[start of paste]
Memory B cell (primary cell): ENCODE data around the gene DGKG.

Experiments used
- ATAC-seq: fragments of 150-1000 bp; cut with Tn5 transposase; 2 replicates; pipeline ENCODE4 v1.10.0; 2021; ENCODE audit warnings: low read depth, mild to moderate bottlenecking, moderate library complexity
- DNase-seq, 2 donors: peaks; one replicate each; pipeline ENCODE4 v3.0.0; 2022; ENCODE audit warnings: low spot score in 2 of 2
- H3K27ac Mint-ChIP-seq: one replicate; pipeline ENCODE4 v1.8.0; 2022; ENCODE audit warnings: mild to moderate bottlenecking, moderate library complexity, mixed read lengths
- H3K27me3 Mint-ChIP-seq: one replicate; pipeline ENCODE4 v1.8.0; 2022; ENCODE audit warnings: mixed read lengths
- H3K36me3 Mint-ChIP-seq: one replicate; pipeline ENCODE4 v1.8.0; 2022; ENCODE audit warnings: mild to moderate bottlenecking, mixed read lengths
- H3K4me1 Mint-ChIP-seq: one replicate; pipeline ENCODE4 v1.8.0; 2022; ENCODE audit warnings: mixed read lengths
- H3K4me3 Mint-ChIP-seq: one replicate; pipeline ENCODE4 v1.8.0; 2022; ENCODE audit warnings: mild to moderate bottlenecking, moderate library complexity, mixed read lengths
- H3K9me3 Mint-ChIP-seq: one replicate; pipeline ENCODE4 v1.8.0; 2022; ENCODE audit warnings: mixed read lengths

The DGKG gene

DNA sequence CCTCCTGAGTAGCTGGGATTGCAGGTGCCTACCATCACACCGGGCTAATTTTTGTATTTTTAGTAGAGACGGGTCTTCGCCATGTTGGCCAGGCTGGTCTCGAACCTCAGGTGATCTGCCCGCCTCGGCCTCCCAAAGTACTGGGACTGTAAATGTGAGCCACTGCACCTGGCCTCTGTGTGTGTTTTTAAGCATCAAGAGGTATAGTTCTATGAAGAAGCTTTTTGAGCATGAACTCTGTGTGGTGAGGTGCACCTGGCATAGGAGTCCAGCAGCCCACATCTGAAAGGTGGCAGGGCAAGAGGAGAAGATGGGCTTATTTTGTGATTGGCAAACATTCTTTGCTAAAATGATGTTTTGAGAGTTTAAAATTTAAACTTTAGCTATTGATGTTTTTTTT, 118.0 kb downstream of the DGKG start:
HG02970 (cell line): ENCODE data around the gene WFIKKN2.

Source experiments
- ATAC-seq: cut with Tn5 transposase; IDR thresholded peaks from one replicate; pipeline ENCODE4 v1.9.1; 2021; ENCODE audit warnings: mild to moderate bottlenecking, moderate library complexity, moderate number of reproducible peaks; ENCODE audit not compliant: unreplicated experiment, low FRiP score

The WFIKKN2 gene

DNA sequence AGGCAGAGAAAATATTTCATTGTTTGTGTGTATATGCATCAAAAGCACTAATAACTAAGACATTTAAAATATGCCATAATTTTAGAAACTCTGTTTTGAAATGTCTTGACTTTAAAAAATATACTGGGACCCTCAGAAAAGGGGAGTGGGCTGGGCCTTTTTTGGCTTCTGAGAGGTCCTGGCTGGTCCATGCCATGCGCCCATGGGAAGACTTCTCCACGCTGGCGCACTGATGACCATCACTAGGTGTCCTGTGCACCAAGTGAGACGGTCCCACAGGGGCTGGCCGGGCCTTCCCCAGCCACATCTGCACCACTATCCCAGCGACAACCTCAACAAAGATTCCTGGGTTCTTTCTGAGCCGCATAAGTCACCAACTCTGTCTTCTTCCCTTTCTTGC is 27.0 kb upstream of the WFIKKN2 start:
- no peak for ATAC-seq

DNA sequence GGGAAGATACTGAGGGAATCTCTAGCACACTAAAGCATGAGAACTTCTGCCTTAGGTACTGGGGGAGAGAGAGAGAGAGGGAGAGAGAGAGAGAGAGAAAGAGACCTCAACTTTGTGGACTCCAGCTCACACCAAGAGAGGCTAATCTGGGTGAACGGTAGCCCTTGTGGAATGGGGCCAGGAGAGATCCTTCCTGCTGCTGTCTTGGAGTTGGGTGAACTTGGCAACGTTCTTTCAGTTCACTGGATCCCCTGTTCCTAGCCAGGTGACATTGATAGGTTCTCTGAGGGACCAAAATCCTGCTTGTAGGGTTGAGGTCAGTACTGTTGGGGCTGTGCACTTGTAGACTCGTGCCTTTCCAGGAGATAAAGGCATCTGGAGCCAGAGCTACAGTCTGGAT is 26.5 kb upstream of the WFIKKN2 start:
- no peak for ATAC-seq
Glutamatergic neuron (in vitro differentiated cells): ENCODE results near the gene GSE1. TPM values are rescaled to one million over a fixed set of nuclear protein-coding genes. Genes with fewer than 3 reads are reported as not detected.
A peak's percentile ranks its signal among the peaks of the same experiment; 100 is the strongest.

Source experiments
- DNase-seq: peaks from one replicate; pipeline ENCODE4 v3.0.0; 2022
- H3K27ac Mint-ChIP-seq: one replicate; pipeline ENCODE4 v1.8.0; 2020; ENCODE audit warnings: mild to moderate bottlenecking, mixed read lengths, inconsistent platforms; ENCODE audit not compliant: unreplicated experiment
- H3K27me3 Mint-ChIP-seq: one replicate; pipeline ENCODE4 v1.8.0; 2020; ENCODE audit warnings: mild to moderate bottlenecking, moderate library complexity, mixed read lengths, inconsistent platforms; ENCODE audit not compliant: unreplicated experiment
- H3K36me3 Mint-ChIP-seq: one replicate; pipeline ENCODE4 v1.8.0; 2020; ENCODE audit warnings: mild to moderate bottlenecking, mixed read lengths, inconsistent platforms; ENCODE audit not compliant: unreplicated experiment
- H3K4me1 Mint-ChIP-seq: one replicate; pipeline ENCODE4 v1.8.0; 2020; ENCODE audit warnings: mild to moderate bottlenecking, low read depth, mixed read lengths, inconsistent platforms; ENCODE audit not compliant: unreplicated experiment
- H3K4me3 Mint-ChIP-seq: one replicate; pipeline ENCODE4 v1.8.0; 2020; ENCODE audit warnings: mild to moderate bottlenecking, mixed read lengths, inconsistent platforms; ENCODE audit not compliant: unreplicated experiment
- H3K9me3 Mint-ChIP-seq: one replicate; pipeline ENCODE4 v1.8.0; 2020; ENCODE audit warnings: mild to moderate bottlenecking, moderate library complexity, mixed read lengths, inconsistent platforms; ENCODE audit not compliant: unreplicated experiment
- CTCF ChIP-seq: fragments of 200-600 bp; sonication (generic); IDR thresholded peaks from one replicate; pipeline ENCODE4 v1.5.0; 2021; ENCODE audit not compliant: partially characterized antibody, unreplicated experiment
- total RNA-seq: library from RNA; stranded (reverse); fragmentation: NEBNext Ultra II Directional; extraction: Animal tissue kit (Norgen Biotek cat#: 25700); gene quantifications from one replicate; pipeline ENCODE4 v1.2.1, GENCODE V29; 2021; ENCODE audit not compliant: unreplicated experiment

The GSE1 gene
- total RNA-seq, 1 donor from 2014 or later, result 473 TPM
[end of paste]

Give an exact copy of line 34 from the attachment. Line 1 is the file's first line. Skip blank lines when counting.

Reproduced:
- total RNA-seq, 1 donor from 2014 or later, result 473 TPM